carryonanddontblink:

buffywouldntdothat:

avatar-14:

goodnightandjoybewithuall:

me as a teacher

Me talking to the director who made a movie about the book

me being a good friend 

There are three types of people.

carryonanddontblink:

buffywouldntdothat:

avatar-14:

goodnightandjoybewithuall:

me as a teacher

Me talking to the director who made a movie about the book

me being a good friend 

There are three types of people.

(Source: bookjunkie26)

Surprise, bitch. I bet you thought you’d seen the last of me.

The ghost of Hamlet’s father; Hamlet act I scene 1

(via odysseiarex)


I’m just thinking that would be pleasant. To be reading, say, out of a book, and you to come up and touch me – my neck, say, or my knee – and I’d carry on reading, I might let a smile, no more, wouldn’t lose my place on the page. It would be pleasant to come to that. We’d come so close, do you see, that I wouldn’t be surprised out of myself every time you touched.
Jamie O’Neill (via decaforhightest)


dobies-secret-joffrey-rp-blog:

spoliamag:

“Bees are the smallest of birds. They are born from the bodies of oxen, or from the decaying flesh of slaughtered calves; worms form in the flesh and then turn into bees. Bees live in community, choose the most noble among them as king, have wars, and make honey. Their laws are based on custom, but the king does not enforce the law; rather the lawbreakers punish themselves by stinging themselves to death. Bees are afraid of smoke and are excited by noise. Each has its own duty: guarding the food supply, watching for rain, collecting dew to make honey, and making wax from flowers.”
From a medieval bestiary.

bees are the smallest of birds. bees are the smallest of birds

dobies-secret-joffrey-rp-blog:

spoliamag:

Bees are the smallest of birds. They are born from the bodies of oxen, or from the decaying flesh of slaughtered calves; worms form in the flesh and then turn into bees. Bees live in community, choose the most noble among them as king, have wars, and make honey. Their laws are based on custom, but the king does not enforce the law; rather the lawbreakers punish themselves by stinging themselves to death. Bees are afraid of smoke and are excited by noise. Each has its own duty: guarding the food supply, watching for rain, collecting dew to make honey, and making wax from flowers.”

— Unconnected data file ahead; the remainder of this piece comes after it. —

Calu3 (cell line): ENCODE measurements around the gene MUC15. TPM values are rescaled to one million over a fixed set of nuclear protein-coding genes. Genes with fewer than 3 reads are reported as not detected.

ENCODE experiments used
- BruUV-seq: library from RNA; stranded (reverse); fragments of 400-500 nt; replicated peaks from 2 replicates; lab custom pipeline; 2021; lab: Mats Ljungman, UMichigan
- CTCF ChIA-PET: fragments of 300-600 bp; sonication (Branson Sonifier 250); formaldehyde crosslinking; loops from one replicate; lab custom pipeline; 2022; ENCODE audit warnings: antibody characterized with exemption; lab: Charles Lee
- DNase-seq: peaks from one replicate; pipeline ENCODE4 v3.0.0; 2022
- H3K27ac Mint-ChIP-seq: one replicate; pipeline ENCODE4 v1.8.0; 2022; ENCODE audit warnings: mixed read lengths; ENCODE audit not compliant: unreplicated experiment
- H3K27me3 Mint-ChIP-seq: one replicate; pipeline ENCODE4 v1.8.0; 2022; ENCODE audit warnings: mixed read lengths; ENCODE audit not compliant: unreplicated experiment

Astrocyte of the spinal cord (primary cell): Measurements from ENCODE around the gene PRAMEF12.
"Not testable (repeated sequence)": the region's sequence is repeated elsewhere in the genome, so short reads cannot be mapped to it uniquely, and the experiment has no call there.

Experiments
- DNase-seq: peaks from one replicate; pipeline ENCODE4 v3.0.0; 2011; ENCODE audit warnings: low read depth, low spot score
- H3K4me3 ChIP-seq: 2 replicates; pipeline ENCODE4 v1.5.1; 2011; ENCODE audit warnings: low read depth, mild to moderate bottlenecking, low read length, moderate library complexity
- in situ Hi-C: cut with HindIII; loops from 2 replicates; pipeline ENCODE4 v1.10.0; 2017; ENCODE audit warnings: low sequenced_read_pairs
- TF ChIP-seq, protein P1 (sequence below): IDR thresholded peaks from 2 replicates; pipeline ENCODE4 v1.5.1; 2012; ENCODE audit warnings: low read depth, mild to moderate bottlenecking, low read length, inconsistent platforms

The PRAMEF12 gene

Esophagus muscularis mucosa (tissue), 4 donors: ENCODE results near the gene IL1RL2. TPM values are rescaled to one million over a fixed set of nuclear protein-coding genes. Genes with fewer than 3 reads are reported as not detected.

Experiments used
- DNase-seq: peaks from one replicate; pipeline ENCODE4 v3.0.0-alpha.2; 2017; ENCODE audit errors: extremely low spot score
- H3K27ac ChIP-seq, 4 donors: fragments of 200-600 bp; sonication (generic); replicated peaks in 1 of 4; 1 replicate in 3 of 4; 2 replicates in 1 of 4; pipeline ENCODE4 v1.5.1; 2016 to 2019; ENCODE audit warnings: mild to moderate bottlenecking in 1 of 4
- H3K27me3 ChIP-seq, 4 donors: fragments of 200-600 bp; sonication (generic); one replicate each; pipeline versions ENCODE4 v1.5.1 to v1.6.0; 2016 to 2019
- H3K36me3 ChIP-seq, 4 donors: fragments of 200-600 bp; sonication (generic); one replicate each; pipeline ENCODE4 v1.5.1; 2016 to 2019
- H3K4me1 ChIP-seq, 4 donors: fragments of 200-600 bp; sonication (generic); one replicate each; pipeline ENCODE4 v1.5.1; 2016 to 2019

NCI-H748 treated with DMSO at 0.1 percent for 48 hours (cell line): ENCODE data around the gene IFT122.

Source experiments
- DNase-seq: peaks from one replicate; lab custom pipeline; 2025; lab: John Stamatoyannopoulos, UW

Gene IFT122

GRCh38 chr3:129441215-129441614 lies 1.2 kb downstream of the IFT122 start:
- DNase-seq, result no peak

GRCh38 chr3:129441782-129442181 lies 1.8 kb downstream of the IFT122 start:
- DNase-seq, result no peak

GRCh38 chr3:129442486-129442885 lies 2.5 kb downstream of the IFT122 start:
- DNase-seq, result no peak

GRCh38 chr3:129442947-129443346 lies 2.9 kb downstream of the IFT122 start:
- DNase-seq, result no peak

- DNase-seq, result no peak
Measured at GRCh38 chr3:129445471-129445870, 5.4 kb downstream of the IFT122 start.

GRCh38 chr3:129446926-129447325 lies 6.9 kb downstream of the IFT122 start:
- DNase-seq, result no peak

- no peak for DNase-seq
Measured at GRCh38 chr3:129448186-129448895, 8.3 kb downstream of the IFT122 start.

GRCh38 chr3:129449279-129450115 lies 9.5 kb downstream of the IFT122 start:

From a medieval bestiary.

bees are the smallest of birds. bees are the smallest of birds

a-golden-lasso-of-my-own:

Yay! Feminist Anthropology time!

Prehistoric Cave Prints Show Most Early Artists Were Women

I added the emphasis in bold, but the “that” was already italicized in the article, and it’s probably my favorite part. I love this article, although I’m not a huge fan of the fact that it’s considered so incredibly shocking and radical to imagine that women possibly participated in society 40,000 years ago.

In other awesome feminist anthropology news: it is now somewhat accepted that the venus sculptures, rather than being depictions of female beauty by male artists, were self-portraits by women looking down at their own bodies. The paleolithic figurines lose their distorted proportions and acquire representational realism if we understand that they are self-portraits created by women looking down at their own bodies. [UPDATE 10/21: Please see here for apology]

See also: This quote by Sandy Toksvig

When I was a student at Cambridge I remember an anthropology professor holding up a picture of a bone with 28 incisions carved in it. ‘This is often considered to be man’s first attempt at a calendar’ she explained. She paused as we dutifully wrote this down. ‘My question to you is this – what man needs to mark 28 days? I would suggest to you that this is woman’s first attempt at a calendar.’

It was a moment that changed my life. In that second I stopped to question almost everything I had been taught about the past. How often had I overlooked women’s contributions? How often had I sped past them as I learned of male achievement and men’s place in the history books? Then I read Rosalind Miles’s book The Women’s History of the World (recently republished as Who Cooked the Last Supper?) and I knew I needed to look again. History is full of fabulous females who have been systematically ignored, forgotten or simply written out of the records. They’re not all saints, they’re not all geniuses, but they do deserve remembering.